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Looking Back... Hitman: Blood Money

We inflitrate IO HQ to put designer Rasmus Hojengaard under the spotlight to learn more about Agent 47's origins

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We wanted to have a really cool nemesis character for Agent 47 in this game, and Parchezzi has the goal of wanting to kill him because Agent 47 is basically what he's not. Parchezzi's a good assassin, but he has all these fatal flaws because he's an albino and is prone to cancer. We thought that making Agent 47 be hunted by him would be cool and we didn't really want to use clones in the game, so we came up with this guy. He turned out to be a really cool character; very classy, yet at the same time very mean.

We wanted to have the other assassins to keep things interesting, plus we could have duels and other stuff going on. We could have characters that defended themselves more than the normal drug dealer or similar would do. So when we made the Mardi Gras level, the Heaven and Hell party and the Christmas party, we wanted to add the worry of having other assassins there so you got a bit paranoid - plus it makes for cool targets.


Usually, Hitman's always been up the social scale in terms of location, with Contracts being the odd one out. For Blood Money, we wanted to do more picture-postcard locations because it just works more efficiently if you do some really cool stuff in a location that's the opposite. So if you take a peaceful suburb with sprinklers, barbecues and Martini-soaked housewives going about their business and you put a guy into a garbage truck and crush him to pieces, it's going to work a lot better than if you do it in a location such as a dark and abandoned warehouse which just screams horror. We wanted the game to be a little more hardcore too, and you can see this in the training level when you have to execute a guy who's actually begging for his life.

Initially, the Mardi Gras level was going to be a PlayStation 2 showcase. We wanted to see if we could do this on PS2 because at that point, everyone was hyping crowds on the next-gen consoles, so we knew that if we could get in and make a pretty decent crowd system on PS2 it would provoke a reaction. So we decided to put the crowds in, and it actually turned out a lot better than we'd hoped for. Realising it on PC and Xbox 360 is a bit of a no-brainer, but realising it on the lower-end platforms at almost the same quality was something that I'm really proud of - and I know that the same goes for a lot of the programmers who worked on this thing.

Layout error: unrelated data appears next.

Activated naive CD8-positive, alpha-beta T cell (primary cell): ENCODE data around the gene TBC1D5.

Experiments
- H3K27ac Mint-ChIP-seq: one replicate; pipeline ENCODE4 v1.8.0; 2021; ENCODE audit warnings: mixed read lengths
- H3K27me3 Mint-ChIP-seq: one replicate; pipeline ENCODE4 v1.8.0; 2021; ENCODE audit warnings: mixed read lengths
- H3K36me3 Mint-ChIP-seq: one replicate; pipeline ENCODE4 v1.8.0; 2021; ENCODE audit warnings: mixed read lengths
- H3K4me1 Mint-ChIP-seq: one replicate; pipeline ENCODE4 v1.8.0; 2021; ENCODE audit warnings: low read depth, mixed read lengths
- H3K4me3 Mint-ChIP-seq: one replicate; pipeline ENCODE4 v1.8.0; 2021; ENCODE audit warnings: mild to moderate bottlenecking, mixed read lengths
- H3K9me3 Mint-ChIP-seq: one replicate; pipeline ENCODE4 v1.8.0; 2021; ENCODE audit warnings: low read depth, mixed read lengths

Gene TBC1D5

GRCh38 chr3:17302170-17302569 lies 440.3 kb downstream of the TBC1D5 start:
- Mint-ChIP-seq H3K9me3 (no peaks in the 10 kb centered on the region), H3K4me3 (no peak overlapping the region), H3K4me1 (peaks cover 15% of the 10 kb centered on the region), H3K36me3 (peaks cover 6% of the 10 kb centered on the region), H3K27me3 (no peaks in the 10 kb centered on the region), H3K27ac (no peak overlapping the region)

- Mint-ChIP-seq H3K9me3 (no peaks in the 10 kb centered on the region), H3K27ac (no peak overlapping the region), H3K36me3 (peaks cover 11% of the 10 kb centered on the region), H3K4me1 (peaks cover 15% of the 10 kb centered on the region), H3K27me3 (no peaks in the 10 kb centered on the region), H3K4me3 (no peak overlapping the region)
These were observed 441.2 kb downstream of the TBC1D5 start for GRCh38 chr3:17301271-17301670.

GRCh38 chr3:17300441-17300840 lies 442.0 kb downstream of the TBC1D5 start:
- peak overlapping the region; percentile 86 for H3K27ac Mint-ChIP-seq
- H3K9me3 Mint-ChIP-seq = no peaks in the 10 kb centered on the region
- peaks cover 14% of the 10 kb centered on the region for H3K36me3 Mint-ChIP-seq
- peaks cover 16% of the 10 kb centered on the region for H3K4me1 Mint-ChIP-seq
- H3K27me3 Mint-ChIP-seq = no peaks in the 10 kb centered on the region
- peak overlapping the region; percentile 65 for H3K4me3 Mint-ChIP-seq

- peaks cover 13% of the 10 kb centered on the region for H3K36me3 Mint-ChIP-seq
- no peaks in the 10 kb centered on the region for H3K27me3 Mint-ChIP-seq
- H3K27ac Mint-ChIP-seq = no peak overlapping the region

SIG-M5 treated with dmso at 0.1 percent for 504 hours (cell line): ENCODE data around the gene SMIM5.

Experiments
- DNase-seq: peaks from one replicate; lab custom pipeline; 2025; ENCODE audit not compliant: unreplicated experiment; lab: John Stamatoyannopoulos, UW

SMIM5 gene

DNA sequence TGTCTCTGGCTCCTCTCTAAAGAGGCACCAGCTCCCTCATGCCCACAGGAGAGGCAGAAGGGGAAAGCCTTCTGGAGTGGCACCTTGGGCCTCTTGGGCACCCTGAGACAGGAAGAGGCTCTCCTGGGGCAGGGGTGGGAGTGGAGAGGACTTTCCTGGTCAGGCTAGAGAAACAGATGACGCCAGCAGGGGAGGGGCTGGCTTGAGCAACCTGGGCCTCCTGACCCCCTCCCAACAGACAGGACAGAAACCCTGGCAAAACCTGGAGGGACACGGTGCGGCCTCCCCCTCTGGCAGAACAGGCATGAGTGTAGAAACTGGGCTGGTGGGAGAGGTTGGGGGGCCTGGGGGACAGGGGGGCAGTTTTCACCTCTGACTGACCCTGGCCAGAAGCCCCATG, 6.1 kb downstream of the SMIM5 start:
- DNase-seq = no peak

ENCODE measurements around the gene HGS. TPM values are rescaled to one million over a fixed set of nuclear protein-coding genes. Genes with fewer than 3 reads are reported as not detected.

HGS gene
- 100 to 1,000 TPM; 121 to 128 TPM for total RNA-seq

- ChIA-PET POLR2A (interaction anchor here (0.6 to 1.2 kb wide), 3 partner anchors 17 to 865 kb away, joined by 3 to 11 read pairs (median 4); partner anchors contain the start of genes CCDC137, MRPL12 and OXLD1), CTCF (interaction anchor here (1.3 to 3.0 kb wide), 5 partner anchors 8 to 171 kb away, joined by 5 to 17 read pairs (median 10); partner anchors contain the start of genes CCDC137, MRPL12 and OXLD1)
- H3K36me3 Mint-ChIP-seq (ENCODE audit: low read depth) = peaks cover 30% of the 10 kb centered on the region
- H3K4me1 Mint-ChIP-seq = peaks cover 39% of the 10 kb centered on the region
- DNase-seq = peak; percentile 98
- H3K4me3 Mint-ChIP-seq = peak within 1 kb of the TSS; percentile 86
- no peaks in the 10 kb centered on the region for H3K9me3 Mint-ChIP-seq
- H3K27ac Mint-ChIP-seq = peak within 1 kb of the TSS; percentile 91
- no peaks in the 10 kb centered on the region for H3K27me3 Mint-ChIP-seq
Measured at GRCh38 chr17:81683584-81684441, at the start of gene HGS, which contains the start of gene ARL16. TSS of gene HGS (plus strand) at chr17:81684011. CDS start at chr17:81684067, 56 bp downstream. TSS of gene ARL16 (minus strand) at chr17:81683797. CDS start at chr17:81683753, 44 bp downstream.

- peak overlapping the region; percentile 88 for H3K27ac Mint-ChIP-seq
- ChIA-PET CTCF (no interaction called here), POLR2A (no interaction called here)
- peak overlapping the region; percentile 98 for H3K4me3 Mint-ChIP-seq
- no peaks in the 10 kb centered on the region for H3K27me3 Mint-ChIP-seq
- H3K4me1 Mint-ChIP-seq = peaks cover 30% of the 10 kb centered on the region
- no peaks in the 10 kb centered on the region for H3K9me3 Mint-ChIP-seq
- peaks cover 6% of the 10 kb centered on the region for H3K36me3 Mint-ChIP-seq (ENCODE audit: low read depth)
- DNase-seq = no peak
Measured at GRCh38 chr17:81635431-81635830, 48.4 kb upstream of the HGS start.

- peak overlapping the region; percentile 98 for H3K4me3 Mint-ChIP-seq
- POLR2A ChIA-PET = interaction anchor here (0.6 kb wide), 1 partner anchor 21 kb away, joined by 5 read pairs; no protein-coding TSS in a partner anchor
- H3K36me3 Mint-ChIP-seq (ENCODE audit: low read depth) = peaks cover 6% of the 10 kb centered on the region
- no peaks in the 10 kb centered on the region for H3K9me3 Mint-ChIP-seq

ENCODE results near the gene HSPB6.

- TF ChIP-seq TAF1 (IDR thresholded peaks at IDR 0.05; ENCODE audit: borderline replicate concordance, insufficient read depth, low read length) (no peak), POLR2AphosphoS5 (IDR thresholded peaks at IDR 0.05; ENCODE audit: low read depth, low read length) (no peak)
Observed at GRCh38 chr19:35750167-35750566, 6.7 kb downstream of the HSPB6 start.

I think that the easter egg with the poker-playing rats was just a crazy idea between the programmer who was setting up the gameplay and an animator. They just took these poker-playing animations and these rats that we had and said: "OK, do we have the memory for it? Yes we do." So then they added the animations to the rats. It was just a funny thing, but there's tons more stuff too people haven't found half of it.


The easter eggs are sort of like a signature for some of the people who set it up, but it's just as much for the fans to discover too. It doesn't require much on our side except for the memory resources and it doesn't require much to implement, but the people who discover them get immense gratification when they do and can't wait to tell other people, and that in itself is one of the things that's going to help people dig the franchise and really get into the series.

The controversy around the ad campaign was good - if you don't get some sort of reaction like that, you haven't made a good campaign. It's a fine line you've got to walk, but I don't think they were that horrific; when you compare them to what movies are doing nowadays, it's nothing. Most of the really horrific things came out of people's heads; for example, a lot of people applied a sexual perspective to the lady lying there dead, as in necrophilia and so on, but none of that was ever the idea of the adverts. It's totally people's minds that come up with these things and that's more worrying than the ads themselves.

I think that Blood Money's got a successful soundtrack because the man behind it, Jesper Kydd, makes a really tasteful blend of electronic and symphonic music. It doesn't become too disturbed or too subtle and it changes dynamically with the AI in the game in a way which is pretty pleasing. You don't really notice the music until you remove it and that's how it's supposed to be; I think it stresses a lot of the situations and things that you do in the game, so together with the Freedom Fighters soundtrack, it's the best soundtrack to any game we've developed.

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